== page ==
North Beach, north and east of Columbus Avenue, was the place that first turned San Francisco into the counterculture capital of the U.S. Established in the early 20th century by the city’s Italian community, it came to attract leagues of writers and artists, drawn not only by the European aura but by the low rents. The Beat Generation reigned here in the 1950s, and their trailblazing path of individualism and artistic endeavor carried into the early 1960s, when nightclubs such as the Purple Onion and the Hungry i showcased boundary-pushing comedians such as Woody Allen and Lenny Bruce. Later, punk venues like the legendary Mabuhay Gardens solidified the stamp of hipness.
Today, North Beach’s mellow streets are still home to elderly Italians playing bocce, reading Neapolitan newspapers and nibbling biscotti at sidewalk cafés. Locals largely ignore the brash strip joints along Broadway, frequenting neighborhood treasures such as literary landmark City Lights bookstore, Vesuvio bar (the favorite haunt of Jack Kerouac), and iconic coffeehouse Caffe Trieste. The patinated copper Columbus Tower at the corner of Columbus and Kearny streets houses director Francis Ford Coppola’s American Zoetrope Studios and wine bar. Just above it, Grant Avenue is lined with one-of-a-kind boutiques, antiques and curiosity shops. Further east atop Telegraph Hill, landmark Coit Tower was the site of the West Coast’s first marine telegraph.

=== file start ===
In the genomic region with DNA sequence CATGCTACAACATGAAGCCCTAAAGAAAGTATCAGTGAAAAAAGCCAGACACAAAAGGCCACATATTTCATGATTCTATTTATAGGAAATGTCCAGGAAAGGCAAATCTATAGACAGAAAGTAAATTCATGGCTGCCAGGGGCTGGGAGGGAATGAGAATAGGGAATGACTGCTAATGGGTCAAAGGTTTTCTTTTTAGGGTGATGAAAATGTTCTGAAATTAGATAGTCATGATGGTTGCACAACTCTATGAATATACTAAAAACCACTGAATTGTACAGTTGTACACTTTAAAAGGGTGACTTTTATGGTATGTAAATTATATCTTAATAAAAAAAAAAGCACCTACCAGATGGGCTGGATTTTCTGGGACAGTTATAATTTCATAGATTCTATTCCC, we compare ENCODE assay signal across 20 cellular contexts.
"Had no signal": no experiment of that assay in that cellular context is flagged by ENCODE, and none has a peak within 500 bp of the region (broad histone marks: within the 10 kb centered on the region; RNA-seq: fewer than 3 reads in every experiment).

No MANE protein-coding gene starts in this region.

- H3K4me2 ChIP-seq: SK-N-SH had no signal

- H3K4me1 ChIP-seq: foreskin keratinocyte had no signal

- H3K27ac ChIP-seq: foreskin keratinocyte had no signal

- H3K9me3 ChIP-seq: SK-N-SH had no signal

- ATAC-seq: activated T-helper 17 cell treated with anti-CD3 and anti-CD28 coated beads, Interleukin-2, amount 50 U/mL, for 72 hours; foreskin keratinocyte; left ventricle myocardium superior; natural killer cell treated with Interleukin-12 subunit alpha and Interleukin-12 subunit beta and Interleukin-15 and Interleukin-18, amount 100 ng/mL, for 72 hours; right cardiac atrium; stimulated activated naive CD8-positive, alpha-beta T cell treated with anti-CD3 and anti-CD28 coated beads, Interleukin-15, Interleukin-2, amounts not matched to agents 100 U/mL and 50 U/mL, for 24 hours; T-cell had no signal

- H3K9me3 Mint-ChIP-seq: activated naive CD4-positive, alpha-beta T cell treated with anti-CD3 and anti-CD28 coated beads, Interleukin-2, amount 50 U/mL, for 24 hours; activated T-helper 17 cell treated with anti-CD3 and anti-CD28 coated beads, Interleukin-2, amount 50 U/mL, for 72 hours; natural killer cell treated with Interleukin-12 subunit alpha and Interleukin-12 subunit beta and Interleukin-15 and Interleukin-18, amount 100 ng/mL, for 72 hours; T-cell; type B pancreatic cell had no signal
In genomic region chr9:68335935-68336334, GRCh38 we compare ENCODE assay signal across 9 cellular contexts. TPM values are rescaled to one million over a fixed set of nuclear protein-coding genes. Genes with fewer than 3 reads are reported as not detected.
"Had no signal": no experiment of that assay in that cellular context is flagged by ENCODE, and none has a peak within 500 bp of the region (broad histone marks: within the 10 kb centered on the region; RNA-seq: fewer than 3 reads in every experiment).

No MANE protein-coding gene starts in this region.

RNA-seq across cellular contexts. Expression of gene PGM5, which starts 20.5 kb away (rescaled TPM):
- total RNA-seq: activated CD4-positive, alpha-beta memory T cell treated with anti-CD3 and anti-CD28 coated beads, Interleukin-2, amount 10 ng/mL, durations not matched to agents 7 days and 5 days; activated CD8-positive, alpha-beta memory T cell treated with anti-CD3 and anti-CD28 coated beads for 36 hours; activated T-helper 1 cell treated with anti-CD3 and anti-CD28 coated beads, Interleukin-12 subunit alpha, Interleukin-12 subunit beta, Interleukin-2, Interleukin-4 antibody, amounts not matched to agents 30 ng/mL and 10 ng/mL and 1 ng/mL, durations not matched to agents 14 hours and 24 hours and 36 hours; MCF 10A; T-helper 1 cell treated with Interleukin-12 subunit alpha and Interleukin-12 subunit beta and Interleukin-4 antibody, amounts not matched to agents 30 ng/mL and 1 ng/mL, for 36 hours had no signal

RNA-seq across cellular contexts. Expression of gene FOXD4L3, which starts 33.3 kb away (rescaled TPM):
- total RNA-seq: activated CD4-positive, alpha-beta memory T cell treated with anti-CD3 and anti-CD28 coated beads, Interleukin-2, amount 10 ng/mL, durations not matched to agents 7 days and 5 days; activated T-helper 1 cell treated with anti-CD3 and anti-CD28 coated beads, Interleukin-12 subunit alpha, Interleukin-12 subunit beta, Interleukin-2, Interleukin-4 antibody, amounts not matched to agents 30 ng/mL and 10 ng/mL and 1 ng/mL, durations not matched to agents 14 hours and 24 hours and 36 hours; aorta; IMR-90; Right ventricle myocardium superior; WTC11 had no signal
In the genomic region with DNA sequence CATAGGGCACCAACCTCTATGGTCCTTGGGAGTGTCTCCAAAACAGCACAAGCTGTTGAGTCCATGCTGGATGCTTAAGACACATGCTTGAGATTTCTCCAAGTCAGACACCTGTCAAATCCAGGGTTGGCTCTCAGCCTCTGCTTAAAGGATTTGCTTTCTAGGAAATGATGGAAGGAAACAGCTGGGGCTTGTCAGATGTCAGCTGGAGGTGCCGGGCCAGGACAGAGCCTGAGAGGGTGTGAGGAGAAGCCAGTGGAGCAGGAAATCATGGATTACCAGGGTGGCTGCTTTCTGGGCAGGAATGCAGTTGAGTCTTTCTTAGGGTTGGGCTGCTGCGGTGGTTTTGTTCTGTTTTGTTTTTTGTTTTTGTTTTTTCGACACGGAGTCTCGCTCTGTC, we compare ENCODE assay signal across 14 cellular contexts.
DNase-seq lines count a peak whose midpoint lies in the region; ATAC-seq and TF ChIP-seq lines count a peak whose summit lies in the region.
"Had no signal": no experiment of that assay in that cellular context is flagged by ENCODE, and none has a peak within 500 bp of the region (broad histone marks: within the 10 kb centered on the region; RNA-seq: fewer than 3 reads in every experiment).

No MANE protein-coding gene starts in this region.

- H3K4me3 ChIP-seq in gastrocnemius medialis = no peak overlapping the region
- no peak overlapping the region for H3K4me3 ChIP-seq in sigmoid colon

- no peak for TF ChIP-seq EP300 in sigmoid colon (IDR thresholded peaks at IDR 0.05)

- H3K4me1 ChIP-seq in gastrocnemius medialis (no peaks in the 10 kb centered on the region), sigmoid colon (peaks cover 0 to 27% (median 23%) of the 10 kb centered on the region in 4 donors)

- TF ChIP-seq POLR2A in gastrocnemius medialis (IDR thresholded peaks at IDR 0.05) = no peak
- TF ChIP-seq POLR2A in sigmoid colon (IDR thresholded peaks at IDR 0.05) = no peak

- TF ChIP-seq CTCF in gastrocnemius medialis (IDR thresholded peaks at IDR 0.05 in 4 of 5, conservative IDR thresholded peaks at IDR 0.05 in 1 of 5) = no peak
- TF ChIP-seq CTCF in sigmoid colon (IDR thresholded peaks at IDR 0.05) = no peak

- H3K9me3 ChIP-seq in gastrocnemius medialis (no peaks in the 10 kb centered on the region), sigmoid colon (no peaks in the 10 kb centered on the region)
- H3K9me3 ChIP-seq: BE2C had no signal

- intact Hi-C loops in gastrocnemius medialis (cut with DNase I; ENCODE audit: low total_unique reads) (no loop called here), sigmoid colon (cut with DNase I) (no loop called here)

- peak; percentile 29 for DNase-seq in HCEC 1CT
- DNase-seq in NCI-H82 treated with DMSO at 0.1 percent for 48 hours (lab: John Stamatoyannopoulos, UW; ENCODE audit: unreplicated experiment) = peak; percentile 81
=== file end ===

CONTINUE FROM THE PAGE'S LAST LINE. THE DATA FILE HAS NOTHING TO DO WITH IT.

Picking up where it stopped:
On the northern waterfront edge of the neighborhood, Fisherman’s Wharf dates back to the Gold Rush, when Italian and Chinese immigrants plied the Bay for crab and other seafood and sold it right off their boats. Famous families included the DiMaggios (kin of late baseball great Joe). Today the wharf is a conglomeration of mostly novelty attractions, souvenir shops and tourist traffic, but you can still glimpse real fishermen in Fish Alley, off Leavenworth Street. Aquatic Park (between Hyde St and Van Ness Ave) offers one of the best strolls in the city, with panoramas of the Golden Gate Bridge and Alcatraz, and a fleet of historic ships docked at nearby Maritime National Historical Park. It’s also the beginning of the Golden Gate Promenade, which continues for three miles along the shoreline of Crissy Field to Fort Point.